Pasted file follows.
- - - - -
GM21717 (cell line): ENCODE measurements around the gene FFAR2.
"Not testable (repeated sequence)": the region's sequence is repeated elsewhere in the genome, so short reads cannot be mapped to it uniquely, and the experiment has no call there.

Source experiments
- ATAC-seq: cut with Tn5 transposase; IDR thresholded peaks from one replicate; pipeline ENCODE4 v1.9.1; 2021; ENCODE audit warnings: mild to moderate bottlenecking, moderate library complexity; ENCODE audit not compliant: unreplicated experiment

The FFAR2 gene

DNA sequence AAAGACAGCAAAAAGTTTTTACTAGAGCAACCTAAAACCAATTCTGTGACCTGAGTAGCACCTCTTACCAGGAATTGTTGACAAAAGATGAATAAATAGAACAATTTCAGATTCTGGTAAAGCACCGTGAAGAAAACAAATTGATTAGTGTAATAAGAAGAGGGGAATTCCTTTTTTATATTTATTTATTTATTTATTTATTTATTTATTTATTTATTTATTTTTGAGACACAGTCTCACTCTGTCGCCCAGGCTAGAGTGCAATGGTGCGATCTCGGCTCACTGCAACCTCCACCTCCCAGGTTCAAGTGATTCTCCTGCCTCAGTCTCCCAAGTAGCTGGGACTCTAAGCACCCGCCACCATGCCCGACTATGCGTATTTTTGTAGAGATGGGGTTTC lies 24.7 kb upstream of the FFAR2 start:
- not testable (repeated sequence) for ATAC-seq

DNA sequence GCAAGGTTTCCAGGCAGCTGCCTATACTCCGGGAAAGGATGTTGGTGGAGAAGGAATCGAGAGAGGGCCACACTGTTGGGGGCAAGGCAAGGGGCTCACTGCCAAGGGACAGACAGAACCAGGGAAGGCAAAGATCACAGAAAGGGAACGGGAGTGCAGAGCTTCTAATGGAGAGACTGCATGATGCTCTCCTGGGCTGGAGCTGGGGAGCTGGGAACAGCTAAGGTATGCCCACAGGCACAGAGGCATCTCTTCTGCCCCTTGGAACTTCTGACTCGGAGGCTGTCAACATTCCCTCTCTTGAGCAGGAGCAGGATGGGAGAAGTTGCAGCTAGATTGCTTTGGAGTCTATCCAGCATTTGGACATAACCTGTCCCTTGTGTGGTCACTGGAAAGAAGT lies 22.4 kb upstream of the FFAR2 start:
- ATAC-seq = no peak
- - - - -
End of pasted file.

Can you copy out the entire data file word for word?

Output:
GM21717 (cell line): ENCODE measurements around the gene FFAR2.
"Not testable (repeated sequence)": the region's sequence is repeated elsewhere in the genome, so short reads cannot be mapped to it uniquely, and the experiment has no call there.

Source experiments
- ATAC-seq: cut with Tn5 transposase; IDR thresholded peaks from one replicate; pipeline ENCODE4 v1.9.1; 2021; ENCODE audit warnings: mild to moderate bottlenecking, moderate library complexity; ENCODE audit not compliant: unreplicated experiment

The FFAR2 gene

DNA sequence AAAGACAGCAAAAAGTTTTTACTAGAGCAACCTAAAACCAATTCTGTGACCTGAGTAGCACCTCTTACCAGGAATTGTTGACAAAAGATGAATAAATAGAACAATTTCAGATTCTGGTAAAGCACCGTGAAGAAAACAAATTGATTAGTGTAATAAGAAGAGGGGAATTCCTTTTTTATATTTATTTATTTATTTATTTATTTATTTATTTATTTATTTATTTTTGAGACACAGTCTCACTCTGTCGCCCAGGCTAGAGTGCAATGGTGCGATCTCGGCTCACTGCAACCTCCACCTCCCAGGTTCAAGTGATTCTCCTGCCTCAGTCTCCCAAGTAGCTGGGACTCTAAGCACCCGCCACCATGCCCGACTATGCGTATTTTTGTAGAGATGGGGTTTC lies 24.7 kb upstream of the FFAR2 start:
- not testable (repeated sequence) for ATAC-seq

DNA sequence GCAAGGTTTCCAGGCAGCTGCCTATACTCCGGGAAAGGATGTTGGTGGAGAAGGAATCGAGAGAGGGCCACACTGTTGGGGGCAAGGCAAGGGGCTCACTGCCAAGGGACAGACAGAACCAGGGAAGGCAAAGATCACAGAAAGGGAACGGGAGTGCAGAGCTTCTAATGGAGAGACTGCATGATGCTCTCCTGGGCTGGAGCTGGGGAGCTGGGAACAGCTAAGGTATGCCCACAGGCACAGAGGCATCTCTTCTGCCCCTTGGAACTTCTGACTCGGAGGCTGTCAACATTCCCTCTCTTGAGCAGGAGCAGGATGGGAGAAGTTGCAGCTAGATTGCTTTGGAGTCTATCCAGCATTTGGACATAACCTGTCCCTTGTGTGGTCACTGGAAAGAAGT lies 22.4 kb upstream of the FFAR2 start:
- ATAC-seq = no peak